Roy Baker joined the Royal Canadian Air Force in 1942 and became an Instructor with the BCATP.
After his initial training in Ontario, Roy came west to the Training School in Prince Albert, Saskatchewan, where he learned to fly a Tiger Moth and the twin-engined Cessna. Roy became an Instructor in 1944 at the training school near Yorkton, Saskatchewan, where he taught trainees from all across the Commonwealth the finer points of flying.
Roy never did get to fly in active battle directly, but as a tribute to Roy and all the flying instructors in the BCATP (British Commonwealth Air Training Plan), they did experience the war through all those they trained and sent overseas to fly in the airwar during the Second World War.
Like many other young men between the ages of 18 and 24, September of 1942 found 20 year old Roy Robert Baker joining the Royal Canadian Air Force. The Canadian force was part of the British Commonwealth Air Training Plan (BCATP). This plan resulted from a signed agreement in 1939, amongst Commonwealth countries. The result was that Canada became what President Roosevelt would later celebrate, as the "Aerodrome of Democracy". The immediate task of the BCATP was to turn young rookies into skilful pilots. Pilots who would learn to conduct dangerous flight missions while protecting their lives and the lives of their crewmates.
The first step in Roy’s air force career was a four week posting at the Manning Depot. It was on the grounds of the Canadian National Exposition in his hometown of Toronto. There he learned military basics. Then he was sent to Ottawa for enhanced education in physics and mathematics. After that he was sent to the South West Ontario Flying School while waiting to be posted to an Initial Training School (ITS).
Here he spent three weeks guarding a downed Harvard. He was handed a rifle and assigned to the night shift. It remains a mystery as to why this particular plane needed to be under special surveillance in the middle of Canada. It certainly was a lonely first assignment for a rookie. Two young pilots did take him up in their Anson aircraft and showed him how they set their compasses using the county roadways as a guide. This was his first experience in the air. Roy was now more determined than ever, to fly.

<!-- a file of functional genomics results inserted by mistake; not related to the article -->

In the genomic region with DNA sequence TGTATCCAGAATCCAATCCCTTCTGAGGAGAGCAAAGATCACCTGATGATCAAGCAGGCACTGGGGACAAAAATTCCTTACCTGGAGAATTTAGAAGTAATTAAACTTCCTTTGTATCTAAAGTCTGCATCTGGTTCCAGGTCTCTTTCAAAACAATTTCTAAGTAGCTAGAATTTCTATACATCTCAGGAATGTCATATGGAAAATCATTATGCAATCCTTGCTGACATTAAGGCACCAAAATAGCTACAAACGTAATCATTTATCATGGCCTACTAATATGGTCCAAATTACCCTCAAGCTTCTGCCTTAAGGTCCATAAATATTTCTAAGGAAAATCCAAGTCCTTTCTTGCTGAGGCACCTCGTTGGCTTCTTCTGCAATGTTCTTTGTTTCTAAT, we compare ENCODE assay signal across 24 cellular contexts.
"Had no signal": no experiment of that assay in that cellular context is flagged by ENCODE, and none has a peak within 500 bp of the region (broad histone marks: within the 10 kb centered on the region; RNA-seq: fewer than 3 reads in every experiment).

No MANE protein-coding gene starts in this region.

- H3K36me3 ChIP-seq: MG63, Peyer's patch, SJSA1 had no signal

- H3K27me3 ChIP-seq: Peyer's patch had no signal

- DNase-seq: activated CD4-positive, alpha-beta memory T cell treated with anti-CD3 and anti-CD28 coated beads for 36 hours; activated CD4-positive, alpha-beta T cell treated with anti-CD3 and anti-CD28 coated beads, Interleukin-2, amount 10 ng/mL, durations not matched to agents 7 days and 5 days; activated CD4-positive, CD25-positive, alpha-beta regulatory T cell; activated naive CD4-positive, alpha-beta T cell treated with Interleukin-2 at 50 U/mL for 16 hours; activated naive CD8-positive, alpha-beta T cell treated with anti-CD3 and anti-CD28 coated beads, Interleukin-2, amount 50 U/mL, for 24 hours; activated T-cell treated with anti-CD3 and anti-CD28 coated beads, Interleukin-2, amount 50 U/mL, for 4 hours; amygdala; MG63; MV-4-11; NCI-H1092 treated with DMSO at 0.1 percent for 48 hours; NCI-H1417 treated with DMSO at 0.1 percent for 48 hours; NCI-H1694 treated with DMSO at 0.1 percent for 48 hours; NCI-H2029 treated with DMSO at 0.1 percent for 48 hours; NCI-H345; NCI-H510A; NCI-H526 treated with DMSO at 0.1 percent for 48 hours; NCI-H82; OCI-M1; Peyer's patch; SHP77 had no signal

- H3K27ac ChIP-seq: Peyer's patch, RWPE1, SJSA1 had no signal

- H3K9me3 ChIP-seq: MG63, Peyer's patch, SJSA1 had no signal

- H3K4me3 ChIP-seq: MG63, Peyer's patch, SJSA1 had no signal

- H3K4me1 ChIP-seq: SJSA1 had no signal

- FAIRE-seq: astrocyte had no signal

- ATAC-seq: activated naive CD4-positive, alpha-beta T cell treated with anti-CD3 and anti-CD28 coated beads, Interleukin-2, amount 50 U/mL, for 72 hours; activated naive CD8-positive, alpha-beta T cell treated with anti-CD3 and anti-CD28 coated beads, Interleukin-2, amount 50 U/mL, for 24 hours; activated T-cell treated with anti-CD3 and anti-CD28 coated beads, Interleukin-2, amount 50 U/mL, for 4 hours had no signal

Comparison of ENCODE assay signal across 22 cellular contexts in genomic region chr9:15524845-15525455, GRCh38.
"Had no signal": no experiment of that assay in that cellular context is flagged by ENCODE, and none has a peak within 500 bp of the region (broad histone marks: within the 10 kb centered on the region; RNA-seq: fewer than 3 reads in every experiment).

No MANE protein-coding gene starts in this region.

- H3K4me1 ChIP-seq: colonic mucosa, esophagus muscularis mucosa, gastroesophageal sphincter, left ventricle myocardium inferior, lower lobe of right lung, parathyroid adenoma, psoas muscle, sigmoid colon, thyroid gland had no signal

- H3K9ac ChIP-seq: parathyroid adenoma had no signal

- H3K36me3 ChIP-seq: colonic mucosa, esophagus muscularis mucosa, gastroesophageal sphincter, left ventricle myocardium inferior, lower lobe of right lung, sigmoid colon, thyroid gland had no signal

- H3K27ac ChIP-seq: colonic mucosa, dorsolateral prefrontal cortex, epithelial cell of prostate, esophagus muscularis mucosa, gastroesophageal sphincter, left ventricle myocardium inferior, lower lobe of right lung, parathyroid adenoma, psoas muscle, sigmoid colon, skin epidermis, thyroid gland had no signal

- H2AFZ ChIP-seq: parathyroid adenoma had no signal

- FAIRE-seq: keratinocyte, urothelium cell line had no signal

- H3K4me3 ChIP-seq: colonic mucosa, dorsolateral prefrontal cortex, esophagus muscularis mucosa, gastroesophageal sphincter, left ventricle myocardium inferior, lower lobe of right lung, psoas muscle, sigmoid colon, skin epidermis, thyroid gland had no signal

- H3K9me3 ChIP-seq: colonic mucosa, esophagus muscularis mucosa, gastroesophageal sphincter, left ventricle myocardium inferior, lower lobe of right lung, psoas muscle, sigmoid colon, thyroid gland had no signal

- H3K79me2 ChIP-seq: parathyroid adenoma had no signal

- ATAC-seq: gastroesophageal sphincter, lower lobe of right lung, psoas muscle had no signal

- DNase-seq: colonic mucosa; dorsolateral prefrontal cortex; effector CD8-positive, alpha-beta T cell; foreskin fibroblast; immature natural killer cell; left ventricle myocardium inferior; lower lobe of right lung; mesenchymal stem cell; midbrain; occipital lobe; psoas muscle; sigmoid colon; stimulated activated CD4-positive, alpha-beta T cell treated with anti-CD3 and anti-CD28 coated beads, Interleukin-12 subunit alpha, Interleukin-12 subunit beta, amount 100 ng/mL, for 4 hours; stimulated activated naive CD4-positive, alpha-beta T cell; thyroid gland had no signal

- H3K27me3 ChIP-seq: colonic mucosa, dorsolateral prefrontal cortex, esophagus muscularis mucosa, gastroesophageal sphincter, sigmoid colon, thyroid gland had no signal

In the winter of 1942 he was posted to an Initial Training School (ITS) in Edmonton, Alberta, living in Pembina Hall on the campus of the University Of Alberta. The eight week course concentrated on all aspects of basic flight skills, weather calculations, navigation, Morse code and many hours of "flying" on the Link Trainer, an early version of a flight simulator.
After graduating from ITS, in the summer of 1943, Roy was posted, to the Elementary Training School (ETS) in Prince Albert, Saskatchewan where he learned to fly on a Tiger Moth, a biplane with two cockpits one behind the other. It was a very humble "aerodrome", with no runways; it was just a large field of grass, with a few basic buildings and a lonely wind sock to help guide take-offs and landings.
The Tiger Moths were constructed in two parts of steel tubing, with topsides of plywood and covered on the sides and bottom with fabric. Needless to say many planes lost their tails or propellers as the fledgling pilots learned their craft.